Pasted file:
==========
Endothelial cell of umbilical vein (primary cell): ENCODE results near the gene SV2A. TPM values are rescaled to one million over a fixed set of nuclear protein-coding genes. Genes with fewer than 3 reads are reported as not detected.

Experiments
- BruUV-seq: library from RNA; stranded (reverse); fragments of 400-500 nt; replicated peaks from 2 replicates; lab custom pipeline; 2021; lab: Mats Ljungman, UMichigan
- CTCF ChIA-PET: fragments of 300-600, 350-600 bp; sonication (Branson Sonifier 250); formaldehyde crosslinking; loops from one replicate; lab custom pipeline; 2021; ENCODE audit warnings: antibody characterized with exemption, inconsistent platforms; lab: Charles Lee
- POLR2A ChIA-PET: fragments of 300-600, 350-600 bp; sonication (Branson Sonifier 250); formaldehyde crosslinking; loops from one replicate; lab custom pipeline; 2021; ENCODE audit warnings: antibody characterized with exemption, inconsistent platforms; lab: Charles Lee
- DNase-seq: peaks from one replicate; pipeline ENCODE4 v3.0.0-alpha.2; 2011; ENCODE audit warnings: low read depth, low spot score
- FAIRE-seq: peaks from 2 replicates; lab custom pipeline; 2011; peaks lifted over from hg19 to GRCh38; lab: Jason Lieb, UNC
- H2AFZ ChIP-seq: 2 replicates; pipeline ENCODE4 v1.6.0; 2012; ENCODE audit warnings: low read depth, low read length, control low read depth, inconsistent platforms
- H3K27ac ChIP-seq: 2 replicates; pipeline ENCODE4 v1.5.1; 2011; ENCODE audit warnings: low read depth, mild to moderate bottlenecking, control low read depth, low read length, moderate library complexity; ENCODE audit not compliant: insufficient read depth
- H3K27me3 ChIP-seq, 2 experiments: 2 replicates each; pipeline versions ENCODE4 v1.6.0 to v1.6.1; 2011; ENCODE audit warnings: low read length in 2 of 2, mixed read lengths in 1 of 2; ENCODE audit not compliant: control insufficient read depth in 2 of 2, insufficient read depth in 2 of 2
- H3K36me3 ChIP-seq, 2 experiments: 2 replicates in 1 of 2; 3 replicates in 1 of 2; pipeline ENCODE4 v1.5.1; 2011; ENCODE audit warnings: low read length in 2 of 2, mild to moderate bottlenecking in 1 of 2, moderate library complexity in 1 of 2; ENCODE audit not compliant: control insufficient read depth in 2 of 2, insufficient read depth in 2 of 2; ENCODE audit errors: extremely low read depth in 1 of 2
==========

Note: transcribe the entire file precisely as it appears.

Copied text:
Endothelial cell of umbilical vein (primary cell): ENCODE results near the gene SV2A. TPM values are rescaled to one million over a fixed set of nuclear protein-coding genes. Genes with fewer than 3 reads are reported as not detected.

Experiments
- BruUV-seq: library from RNA; stranded (reverse); fragments of 400-500 nt; replicated peaks from 2 replicates; lab custom pipeline; 2021; lab: Mats Ljungman, UMichigan
- CTCF ChIA-PET: fragments of 300-600, 350-600 bp; sonication (Branson Sonifier 250); formaldehyde crosslinking; loops from one replicate; lab custom pipeline; 2021; ENCODE audit warnings: antibody characterized with exemption, inconsistent platforms; lab: Charles Lee
- POLR2A ChIA-PET: fragments of 300-600, 350-600 bp; sonication (Branson Sonifier 250); formaldehyde crosslinking; loops from one replicate; lab custom pipeline; 2021; ENCODE audit warnings: antibody characterized with exemption, inconsistent platforms; lab: Charles Lee
- DNase-seq: peaks from one replicate; pipeline ENCODE4 v3.0.0-alpha.2; 2011; ENCODE audit warnings: low read depth, low spot score
- FAIRE-seq: peaks from 2 replicates; lab custom pipeline; 2011; peaks lifted over from hg19 to GRCh38; lab: Jason Lieb, UNC
- H2AFZ ChIP-seq: 2 replicates; pipeline ENCODE4 v1.6.0; 2012; ENCODE audit warnings: low read depth, low read length, control low read depth, inconsistent platforms
- H3K27ac ChIP-seq: 2 replicates; pipeline ENCODE4 v1.5.1; 2011; ENCODE audit warnings: low read depth, mild to moderate bottlenecking, control low read depth, low read length, moderate library complexity; ENCODE audit not compliant: insufficient read depth
- H3K27me3 ChIP-seq, 2 experiments: 2 replicates each; pipeline versions ENCODE4 v1.6.0 to v1.6.1; 2011; ENCODE audit warnings: low read length in 2 of 2, mixed read lengths in 1 of 2; ENCODE audit not compliant: control insufficient read depth in 2 of 2, insufficient read depth in 2 of 2
- H3K36me3 ChIP-seq, 2 experiments: 2 replicates in 1 of 2; 3 replicates in 1 of 2; pipeline ENCODE4 v1.5.1; 2011; ENCODE audit warnings: low read length in 2 of 2, mild to moderate bottlenecking in 1 of 2, moderate library complexity in 1 of 2; ENCODE audit not compliant: control insufficient read depth in 2 of 2, insufficient read depth in 2 of 2; ENCODE audit errors: extremely low read depth in 1 of 2